Olena Dodatko cultivates monumental forms with great impact despite minimalist representation

Olena Dodatko: “Other World,” granite.

The Ukrainian-born sculptor loves it when her sculptures are placed in public spaces

There is very little written about Olena Dodatko on the Internet, almost none at all and only photos of monumental works. The sculptor, who grew up in the Ukraine, loves large forms in a minimalist style. She strives for a “harmonious blend of simplicity and sophistication,“ she emails in response to our question.

Regardless of whether she is depicting something concrete or something abstract: “Essentially, a stone is a block, a monolith, and the goal is to maintain that, while also hoping that people will want to touch, stroke, or hug it.“

Olena Dodatko: “Together,“ diabase.

And: “Perhaps that is why I use cylindrical or spherical shapes in my works.”

She grew up in a gray city shaped by socialism and as a child and teenager always wanted more life and liveliness around her. Today – perhaps for this reason – she is happy when her works are installed in public spaces.

Olena Dodatko: Olena Dodatko: “Expectation,” gabbro, steel.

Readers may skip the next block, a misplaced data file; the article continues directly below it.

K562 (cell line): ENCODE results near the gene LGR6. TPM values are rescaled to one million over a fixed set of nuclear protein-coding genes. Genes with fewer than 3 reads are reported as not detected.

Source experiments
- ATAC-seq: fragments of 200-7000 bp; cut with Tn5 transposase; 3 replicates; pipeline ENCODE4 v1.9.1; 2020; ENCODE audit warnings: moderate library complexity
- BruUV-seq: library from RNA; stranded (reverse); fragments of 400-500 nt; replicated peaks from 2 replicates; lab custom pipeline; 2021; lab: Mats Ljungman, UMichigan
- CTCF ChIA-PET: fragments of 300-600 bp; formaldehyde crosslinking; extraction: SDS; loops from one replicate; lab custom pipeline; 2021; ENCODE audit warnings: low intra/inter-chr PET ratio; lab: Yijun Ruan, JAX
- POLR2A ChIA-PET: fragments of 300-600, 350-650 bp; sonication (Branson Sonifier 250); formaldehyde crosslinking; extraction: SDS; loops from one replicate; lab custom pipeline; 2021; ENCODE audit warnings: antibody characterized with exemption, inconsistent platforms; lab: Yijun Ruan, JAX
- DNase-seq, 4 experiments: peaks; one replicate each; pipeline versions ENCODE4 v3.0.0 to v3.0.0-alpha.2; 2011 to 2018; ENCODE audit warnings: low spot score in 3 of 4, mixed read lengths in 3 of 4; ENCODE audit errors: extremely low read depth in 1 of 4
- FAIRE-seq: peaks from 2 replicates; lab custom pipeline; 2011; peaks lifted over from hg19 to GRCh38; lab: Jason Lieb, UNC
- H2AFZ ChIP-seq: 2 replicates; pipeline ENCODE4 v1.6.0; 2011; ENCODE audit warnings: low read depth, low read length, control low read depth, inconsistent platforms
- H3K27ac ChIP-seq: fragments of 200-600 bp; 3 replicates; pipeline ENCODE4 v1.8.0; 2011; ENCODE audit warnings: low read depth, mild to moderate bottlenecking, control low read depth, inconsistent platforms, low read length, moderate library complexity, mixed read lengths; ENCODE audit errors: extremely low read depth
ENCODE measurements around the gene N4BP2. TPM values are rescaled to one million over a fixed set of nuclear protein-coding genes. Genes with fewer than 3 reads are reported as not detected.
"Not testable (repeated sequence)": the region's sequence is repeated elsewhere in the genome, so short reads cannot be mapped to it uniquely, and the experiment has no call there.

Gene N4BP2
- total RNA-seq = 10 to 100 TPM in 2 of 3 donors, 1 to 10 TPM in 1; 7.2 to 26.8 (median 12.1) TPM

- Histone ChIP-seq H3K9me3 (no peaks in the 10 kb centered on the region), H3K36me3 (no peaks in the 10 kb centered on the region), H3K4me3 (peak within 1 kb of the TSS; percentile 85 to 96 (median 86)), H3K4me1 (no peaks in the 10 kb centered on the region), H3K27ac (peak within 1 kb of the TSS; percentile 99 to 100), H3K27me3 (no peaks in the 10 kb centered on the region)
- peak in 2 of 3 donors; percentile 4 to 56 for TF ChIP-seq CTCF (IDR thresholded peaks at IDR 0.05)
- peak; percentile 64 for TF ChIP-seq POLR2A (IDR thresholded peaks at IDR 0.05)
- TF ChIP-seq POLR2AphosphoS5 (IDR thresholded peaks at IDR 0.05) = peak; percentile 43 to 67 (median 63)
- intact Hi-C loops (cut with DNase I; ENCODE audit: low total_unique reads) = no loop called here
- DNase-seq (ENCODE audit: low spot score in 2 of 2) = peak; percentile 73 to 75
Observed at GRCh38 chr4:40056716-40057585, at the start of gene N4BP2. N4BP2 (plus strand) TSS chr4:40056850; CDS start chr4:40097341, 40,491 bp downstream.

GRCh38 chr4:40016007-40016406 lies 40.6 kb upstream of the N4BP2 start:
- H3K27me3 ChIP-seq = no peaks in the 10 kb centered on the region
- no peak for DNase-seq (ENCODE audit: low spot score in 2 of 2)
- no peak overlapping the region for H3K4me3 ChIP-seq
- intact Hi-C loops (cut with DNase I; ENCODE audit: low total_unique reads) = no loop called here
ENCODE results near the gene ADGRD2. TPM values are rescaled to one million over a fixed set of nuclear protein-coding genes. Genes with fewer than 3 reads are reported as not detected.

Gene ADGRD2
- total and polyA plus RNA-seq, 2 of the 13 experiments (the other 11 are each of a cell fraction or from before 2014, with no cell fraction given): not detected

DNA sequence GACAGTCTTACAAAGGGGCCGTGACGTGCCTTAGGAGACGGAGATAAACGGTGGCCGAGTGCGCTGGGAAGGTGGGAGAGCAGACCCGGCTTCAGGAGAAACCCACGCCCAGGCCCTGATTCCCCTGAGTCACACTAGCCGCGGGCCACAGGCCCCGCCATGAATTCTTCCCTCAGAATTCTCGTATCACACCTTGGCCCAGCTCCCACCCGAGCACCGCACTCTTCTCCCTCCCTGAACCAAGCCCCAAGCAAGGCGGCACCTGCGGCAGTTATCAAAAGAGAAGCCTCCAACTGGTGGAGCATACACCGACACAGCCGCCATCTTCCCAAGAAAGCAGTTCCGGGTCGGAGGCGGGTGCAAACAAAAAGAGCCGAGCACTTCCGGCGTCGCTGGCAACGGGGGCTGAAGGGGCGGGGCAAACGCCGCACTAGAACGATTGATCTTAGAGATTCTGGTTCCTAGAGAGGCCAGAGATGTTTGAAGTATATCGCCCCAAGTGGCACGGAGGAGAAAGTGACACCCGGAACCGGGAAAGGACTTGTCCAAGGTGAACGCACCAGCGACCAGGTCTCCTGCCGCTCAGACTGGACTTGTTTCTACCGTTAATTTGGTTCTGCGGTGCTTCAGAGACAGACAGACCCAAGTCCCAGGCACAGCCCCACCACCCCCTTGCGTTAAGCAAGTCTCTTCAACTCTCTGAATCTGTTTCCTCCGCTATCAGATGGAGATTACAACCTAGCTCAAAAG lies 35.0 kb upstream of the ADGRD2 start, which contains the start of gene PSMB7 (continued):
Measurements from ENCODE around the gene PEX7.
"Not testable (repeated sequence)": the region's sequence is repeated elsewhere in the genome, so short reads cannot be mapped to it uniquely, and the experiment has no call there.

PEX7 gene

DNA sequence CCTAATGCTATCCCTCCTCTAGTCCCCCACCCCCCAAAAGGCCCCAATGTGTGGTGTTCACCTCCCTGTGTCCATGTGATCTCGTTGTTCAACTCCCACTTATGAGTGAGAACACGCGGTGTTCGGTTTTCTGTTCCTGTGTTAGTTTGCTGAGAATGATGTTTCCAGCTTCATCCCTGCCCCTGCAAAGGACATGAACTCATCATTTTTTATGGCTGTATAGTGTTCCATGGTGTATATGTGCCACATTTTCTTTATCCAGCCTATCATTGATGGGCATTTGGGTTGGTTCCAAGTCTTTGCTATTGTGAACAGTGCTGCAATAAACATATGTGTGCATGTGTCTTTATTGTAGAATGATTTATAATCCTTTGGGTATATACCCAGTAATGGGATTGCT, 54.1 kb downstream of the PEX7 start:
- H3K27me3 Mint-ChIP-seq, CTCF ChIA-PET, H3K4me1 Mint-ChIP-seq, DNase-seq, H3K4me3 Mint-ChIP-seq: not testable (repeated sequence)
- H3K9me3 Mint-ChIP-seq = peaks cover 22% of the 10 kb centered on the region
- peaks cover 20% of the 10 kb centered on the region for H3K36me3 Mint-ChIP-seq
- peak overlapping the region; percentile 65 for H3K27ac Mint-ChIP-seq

She does not want to impose meanings on her sculptures. Although the simple form and surface should inspire the viewer to think for themselves, they should not force them in one direction. From her point of view, her works with concrete representations stand for her own self-discovery or for certain life situations, while the abstract forms tend to revolve around wishes or goals.

She emails us about her career: “Unfortunately, there were no artists in my family.“ But her parents gave her freedom and encouragement. Her father worked in the factory, and she was often allowed to visit him: “I was fascinated by the big machines shaping metal pieces.“

Olena Dodatko: “Point,“ marble.

She studied sculpture at the National Academy of Visual Arts and Architecture in Kiev.

She then traveled the world on sculpture symposia and took part in numerous exhibitions.

She does not seem to mind that monumental sculptures at a symposium are always stressful because of their size and the limited time available: “But each one is also excitement – a new adventure into which you dive headfirst.“

Olena Dodatko: “The Choir,“ cast iron.

In the email dialog, she sounds as if we have encountered her in a phase of upheaval. In response to our question about small forms, she replies that she used to occasionally take on such commissions for grave designs. Today she would do them again, but as something different.

Unfortunately, she does not have her own studio at the moment.

She has also worked with other materials such as wood or metal.

Olena Dodatko: “First Game,“ marble, and Olena.

In the end, she says: “I do know one thing for sure – when I am immersed in creating my sculptures, I feel happy.“

Whatever else comes from her: with this short portrait, there is now a little text about her on the Internet.

Olena Dodatko (Instagram, Behance)

Fotos: Olena Dodatko

Olena Dodatko.

(28.02.2024, USA: 02.28.2024)